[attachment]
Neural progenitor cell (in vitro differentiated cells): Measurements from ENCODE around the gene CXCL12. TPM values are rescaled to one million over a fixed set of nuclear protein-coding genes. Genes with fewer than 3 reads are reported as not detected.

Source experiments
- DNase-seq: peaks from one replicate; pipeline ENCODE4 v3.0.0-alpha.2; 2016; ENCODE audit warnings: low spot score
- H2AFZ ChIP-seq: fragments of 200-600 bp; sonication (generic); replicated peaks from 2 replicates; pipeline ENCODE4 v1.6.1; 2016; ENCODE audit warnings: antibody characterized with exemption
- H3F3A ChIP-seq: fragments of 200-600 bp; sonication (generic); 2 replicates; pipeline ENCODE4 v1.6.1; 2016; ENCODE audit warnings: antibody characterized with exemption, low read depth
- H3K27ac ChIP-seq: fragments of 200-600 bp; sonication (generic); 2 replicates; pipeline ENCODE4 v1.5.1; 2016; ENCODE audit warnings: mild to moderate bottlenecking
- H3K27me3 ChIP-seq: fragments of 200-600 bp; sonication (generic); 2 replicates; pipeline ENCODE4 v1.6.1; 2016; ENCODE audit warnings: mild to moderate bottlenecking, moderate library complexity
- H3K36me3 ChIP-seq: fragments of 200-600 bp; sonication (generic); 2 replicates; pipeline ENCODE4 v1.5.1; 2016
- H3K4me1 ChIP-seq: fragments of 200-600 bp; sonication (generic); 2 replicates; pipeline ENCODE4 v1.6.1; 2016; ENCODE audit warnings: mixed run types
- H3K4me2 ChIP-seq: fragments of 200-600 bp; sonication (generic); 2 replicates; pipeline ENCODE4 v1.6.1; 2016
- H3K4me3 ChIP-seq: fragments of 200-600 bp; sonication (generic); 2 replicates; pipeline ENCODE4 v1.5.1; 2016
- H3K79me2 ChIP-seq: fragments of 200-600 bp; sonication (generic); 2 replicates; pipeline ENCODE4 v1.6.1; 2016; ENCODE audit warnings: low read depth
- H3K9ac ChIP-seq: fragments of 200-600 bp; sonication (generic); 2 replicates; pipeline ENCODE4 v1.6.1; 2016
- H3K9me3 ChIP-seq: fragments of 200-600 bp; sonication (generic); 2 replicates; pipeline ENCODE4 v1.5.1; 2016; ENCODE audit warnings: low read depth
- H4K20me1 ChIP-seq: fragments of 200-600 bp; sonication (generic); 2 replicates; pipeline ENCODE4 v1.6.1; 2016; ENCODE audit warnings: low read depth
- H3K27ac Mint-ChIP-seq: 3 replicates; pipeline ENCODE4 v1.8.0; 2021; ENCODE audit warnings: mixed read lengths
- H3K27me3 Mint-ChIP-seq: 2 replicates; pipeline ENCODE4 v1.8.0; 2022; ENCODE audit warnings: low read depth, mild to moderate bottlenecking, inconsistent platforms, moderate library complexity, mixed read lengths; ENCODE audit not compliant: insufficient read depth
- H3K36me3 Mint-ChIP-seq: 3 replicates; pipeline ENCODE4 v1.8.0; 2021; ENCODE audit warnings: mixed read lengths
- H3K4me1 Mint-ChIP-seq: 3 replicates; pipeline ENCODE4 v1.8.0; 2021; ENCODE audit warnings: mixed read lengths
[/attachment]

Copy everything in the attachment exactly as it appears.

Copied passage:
Neural progenitor cell (in vitro differentiated cells): Measurements from ENCODE around the gene CXCL12. TPM values are rescaled to one million over a fixed set of nuclear protein-coding genes. Genes with fewer than 3 reads are reported as not detected.

Source experiments
- DNase-seq: peaks from one replicate; pipeline ENCODE4 v3.0.0-alpha.2; 2016; ENCODE audit warnings: low spot score
- H2AFZ ChIP-seq: fragments of 200-600 bp; sonication (generic); replicated peaks from 2 replicates; pipeline ENCODE4 v1.6.1; 2016; ENCODE audit warnings: antibody characterized with exemption
- H3F3A ChIP-seq: fragments of 200-600 bp; sonication (generic); 2 replicates; pipeline ENCODE4 v1.6.1; 2016; ENCODE audit warnings: antibody characterized with exemption, low read depth
- H3K27ac ChIP-seq: fragments of 200-600 bp; sonication (generic); 2 replicates; pipeline ENCODE4 v1.5.1; 2016; ENCODE audit warnings: mild to moderate bottlenecking
- H3K27me3 ChIP-seq: fragments of 200-600 bp; sonication (generic); 2 replicates; pipeline ENCODE4 v1.6.1; 2016; ENCODE audit warnings: mild to moderate bottlenecking, moderate library complexity
- H3K36me3 ChIP-seq: fragments of 200-600 bp; sonication (generic); 2 replicates; pipeline ENCODE4 v1.5.1; 2016
- H3K4me1 ChIP-seq: fragments of 200-600 bp; sonication (generic); 2 replicates; pipeline ENCODE4 v1.6.1; 2016; ENCODE audit warnings: mixed run types
- H3K4me2 ChIP-seq: fragments of 200-600 bp; sonication (generic); 2 replicates; pipeline ENCODE4 v1.6.1; 2016
- H3K4me3 ChIP-seq: fragments of 200-600 bp; sonication (generic); 2 replicates; pipeline ENCODE4 v1.5.1; 2016
- H3K79me2 ChIP-seq: fragments of 200-600 bp; sonication (generic); 2 replicates; pipeline ENCODE4 v1.6.1; 2016; ENCODE audit warnings: low read depth
- H3K9ac ChIP-seq: fragments of 200-600 bp; sonication (generic); 2 replicates; pipeline ENCODE4 v1.6.1; 2016
- H3K9me3 ChIP-seq: fragments of 200-600 bp; sonication (generic); 2 replicates; pipeline ENCODE4 v1.5.1; 2016; ENCODE audit warnings: low read depth
- H4K20me1 ChIP-seq: fragments of 200-600 bp; sonication (generic); 2 replicates; pipeline ENCODE4 v1.6.1; 2016; ENCODE audit warnings: low read depth
- H3K27ac Mint-ChIP-seq: 3 replicates; pipeline ENCODE4 v1.8.0; 2021; ENCODE audit warnings: mixed read lengths
- H3K27me3 Mint-ChIP-seq: 2 replicates; pipeline ENCODE4 v1.8.0; 2022; ENCODE audit warnings: low read depth, mild to moderate bottlenecking, inconsistent platforms, moderate library complexity, mixed read lengths; ENCODE audit not compliant: insufficient read depth
- H3K36me3 Mint-ChIP-seq: 3 replicates; pipeline ENCODE4 v1.8.0; 2021; ENCODE audit warnings: mixed read lengths
- H3K4me1 Mint-ChIP-seq: 3 replicates; pipeline ENCODE4 v1.8.0; 2021; ENCODE audit warnings: mixed read lengths